Shouldn’t you change your statement to: people assume they can only achieve a happiness level of about a 2 without a partner when in actuality they can achieve a level of about a 7?

What are your thoughts?

Richard

Hi Richard,

Happiness, like all emotions, exists on a continuum, and you could measure it on a scale of 0 to 100, for example. So sometimes we are not happy at all, and other times we may be extraordinarily happy. The same is true of sadness, anxiety, anger, discouragement, shame, and so forth. Emotions do not exist in an All-or-Nothing way.

Our culture definitely teaches us that we need love to feel happy and fulfilled. In one of her famous songs, Barbara Streisand’s sings that “people who need people are the luckiest people in the world!” So most people naturally assume that we “need” love to feel a high level of happiness and fulfillment.

When I first heard Dr. Aaron Beck assert that love is not an adult human need in one of the weekly seminars I was attending during my research fellowship at the Penn Medical School, I had the thought, “My gosh, he must be a sociopath to say such a thing!”

But I decided to test what he was saying, spending more and more time alone, just to see what would happen. I did it as a series of experiments, using my Pleasure Predicting Sheet. It consists of several columns, and in the first column you schedule a variety of activities with the potential for pleasure, satisfaction, learning, personal growth, and so forth. In the second column, you record who you plan to do each activity with. Make sure you schedule some activities that you will do on your own, as well as activities you will do with others. In the third column, you predict how satisfying or enjoyable each activity will be, from 0 to 100.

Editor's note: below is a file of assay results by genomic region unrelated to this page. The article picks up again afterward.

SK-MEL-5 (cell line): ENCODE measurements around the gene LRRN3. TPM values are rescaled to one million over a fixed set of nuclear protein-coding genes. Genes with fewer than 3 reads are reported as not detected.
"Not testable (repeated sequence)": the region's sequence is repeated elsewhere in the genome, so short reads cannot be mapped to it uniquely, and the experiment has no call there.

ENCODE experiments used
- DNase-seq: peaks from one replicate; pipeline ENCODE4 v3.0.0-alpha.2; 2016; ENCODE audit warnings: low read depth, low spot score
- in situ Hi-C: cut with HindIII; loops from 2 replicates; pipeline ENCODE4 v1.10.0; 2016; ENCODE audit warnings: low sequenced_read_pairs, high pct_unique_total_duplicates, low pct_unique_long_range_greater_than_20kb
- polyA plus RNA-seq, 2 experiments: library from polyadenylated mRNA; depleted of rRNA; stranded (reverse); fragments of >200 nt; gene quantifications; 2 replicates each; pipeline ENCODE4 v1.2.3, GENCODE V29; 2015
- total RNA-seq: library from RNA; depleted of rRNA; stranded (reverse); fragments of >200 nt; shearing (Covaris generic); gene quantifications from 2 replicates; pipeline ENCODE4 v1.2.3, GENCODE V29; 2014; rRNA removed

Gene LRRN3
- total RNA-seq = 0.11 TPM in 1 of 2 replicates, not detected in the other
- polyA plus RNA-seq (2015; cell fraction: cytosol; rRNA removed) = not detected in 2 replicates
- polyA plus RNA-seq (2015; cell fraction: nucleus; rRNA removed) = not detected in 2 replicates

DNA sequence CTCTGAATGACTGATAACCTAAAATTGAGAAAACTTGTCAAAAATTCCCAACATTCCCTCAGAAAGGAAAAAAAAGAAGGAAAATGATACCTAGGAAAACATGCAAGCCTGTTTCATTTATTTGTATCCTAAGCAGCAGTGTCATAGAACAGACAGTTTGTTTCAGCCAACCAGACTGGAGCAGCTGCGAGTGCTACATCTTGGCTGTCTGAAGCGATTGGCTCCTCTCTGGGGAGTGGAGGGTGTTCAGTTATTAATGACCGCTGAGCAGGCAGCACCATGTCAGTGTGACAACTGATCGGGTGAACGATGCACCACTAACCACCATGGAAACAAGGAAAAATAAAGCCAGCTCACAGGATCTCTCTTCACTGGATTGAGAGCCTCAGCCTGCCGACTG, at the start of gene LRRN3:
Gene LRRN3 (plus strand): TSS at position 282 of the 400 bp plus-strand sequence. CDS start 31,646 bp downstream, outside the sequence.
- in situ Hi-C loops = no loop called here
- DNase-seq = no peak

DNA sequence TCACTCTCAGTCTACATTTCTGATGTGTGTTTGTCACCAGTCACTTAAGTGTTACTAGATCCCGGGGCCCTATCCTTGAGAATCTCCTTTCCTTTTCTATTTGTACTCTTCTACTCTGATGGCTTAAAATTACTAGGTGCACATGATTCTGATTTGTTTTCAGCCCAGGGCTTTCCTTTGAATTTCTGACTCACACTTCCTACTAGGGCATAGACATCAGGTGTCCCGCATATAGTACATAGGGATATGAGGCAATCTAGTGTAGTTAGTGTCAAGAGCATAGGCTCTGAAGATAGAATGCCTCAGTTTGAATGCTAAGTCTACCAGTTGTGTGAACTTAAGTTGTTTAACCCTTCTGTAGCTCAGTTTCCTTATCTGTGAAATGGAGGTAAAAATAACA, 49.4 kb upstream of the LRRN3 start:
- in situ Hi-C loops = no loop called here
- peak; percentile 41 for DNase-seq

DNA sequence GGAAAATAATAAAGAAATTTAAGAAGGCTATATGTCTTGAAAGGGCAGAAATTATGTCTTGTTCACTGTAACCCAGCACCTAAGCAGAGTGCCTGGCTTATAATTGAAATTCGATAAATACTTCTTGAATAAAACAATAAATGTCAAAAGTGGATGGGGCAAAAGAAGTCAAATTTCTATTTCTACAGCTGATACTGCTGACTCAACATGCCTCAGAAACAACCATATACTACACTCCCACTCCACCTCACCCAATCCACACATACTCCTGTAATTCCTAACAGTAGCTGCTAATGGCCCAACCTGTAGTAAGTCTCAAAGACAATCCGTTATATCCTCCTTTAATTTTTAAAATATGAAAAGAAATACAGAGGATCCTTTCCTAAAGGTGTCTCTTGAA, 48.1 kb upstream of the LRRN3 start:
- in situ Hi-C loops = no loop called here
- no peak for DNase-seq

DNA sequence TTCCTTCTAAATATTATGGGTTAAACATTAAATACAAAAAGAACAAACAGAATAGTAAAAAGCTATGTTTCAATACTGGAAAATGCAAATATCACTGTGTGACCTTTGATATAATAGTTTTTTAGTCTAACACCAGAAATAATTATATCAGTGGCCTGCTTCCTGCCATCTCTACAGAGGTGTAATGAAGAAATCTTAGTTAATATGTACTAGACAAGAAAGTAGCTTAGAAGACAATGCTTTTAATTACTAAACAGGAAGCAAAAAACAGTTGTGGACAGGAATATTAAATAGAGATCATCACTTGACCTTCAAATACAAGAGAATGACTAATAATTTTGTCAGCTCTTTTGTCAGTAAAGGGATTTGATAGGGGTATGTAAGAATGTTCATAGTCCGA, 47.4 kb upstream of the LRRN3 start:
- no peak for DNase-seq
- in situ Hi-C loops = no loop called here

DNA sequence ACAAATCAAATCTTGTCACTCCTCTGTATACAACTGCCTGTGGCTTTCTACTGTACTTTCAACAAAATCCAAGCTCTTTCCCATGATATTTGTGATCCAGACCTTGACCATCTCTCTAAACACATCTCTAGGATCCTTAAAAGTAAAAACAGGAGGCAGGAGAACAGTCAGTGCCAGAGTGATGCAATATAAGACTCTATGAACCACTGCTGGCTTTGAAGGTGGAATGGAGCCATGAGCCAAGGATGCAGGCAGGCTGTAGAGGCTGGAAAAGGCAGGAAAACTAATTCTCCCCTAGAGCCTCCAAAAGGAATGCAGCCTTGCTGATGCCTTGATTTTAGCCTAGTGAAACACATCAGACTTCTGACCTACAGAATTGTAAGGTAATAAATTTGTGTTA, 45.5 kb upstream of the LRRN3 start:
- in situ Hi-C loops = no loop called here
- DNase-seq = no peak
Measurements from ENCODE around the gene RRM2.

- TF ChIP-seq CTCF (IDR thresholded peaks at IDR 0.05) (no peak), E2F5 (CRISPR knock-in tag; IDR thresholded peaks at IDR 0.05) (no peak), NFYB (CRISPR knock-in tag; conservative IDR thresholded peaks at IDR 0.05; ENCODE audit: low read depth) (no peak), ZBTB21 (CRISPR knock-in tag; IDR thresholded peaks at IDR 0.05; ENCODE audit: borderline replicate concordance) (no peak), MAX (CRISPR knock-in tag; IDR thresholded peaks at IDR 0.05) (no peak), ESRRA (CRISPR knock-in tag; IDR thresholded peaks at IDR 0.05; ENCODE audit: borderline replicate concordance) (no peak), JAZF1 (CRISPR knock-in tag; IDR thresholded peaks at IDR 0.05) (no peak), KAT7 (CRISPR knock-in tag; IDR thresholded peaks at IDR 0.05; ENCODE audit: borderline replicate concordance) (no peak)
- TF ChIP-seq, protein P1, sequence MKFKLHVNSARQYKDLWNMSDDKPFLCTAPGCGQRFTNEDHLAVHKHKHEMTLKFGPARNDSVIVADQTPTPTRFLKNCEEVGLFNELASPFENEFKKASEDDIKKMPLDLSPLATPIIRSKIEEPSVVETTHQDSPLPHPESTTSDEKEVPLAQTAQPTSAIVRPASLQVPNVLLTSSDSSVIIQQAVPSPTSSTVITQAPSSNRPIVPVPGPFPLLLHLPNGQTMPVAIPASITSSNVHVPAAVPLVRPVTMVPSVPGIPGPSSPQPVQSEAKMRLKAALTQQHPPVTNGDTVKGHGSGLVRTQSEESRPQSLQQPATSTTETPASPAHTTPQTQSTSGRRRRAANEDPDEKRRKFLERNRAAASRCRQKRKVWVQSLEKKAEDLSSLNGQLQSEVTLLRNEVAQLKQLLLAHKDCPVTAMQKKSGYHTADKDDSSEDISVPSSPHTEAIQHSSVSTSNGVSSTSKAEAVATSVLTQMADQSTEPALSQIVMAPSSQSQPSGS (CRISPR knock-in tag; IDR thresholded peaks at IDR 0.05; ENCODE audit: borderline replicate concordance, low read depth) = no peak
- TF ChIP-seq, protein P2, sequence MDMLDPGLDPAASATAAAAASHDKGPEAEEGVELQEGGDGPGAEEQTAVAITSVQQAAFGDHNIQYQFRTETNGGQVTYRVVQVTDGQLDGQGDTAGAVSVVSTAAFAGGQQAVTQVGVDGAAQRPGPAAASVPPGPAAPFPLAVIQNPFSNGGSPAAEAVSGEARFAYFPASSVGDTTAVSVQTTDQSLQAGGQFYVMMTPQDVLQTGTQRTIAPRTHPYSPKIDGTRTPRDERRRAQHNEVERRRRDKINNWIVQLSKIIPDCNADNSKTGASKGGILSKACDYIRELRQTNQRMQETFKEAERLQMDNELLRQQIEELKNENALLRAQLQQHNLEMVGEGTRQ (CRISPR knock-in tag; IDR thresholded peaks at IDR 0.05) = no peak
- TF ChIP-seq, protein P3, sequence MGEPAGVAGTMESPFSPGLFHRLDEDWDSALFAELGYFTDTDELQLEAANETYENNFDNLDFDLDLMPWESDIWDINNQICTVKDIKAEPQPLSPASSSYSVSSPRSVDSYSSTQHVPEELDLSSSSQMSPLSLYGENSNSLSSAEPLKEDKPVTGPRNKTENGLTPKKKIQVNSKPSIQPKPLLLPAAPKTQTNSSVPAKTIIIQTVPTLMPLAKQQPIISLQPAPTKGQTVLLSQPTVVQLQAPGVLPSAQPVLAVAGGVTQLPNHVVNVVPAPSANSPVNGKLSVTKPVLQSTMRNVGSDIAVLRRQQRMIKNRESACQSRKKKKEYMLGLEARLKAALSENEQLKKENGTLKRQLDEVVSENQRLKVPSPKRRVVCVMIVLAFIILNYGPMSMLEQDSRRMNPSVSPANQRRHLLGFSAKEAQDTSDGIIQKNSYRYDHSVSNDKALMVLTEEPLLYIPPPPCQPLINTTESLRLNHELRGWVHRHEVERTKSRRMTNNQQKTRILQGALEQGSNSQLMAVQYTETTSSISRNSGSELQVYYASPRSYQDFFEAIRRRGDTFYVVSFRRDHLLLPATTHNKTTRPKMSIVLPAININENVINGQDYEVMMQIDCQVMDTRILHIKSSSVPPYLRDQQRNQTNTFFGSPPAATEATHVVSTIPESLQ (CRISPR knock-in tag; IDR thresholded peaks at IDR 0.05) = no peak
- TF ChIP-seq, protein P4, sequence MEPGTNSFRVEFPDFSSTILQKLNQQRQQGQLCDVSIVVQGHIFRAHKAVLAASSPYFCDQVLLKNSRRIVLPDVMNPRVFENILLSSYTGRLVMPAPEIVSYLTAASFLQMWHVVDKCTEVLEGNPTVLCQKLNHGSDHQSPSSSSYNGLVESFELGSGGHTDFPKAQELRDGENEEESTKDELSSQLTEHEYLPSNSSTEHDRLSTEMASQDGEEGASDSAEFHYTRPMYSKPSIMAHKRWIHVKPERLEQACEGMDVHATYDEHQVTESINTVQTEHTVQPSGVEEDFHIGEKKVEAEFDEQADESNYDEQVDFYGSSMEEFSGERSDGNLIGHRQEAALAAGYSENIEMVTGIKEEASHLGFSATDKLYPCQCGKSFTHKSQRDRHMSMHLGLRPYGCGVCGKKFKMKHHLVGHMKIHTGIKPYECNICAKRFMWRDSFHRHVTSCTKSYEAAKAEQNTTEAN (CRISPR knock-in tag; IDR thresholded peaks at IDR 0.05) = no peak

Now you are ready for your experiment. Go ahead and do each activity, and after you’re done, write down how satisfying it turned out to be, between 0 and 100, in the fourth column.

When I did this, I was shocked to discover that I could be maximally happy when doing things by myself. This was a revelation to me, and at first it was hard to accept. These experiences definitely changed my thinking. But the conclusion was absolutely consistent with the basic premise of cognitive therapy, that our thoughts, and not external events, create all of our feelings, positive and negative. I have treated large numbers of people who were extremely depressed, even suicidal, who were very loved; but their minds were loaded with negative and distorted thoughts about themselves and their lives.

I am only touching on this topic in a superficial way here. You can read more about this notion in the first section of Intimate Connections, which is all about learning that you can be happy when you are alone. You can also read more about this in the chapter on “The Love Addiction” in my first book, Feeling Good: The New Mood Therapy. And you might want to watch the reality TV show, “Alone,” which just completed its third season. It’s all about being stranded in the wilderness alone for prolonged periods of time, to see how long you can survive. The winner receives $500,000.

The topic is extremely controversial, like so many topics in mental health / psychology. And everyone is pretty sure they are an expert who knows “the truth.” So the post might fire up some controversy.

At any rate, you asked why anyone would want to have a boyfriend or girlfriend, or friends at all, if you can be completely happy when you are alone. Well, there is a difference between “needing” something and “wanting” something. For example, I might want a fancy new sports car, but I don’t “need” one to be completely happy.

From a practical point of view, I have treated large numbers of single men and women who were having a terrible time in the dating world, and usually they were telling themselves that they “needed” love to feel happy. This made them come across as “needy,” and their neediness forced people to reject them. That’s because of the “Burns Rule,” which states that “people only want what they can’t get, and never want what they can get.” So if you need someone, you become what they can get, and they won’t want you.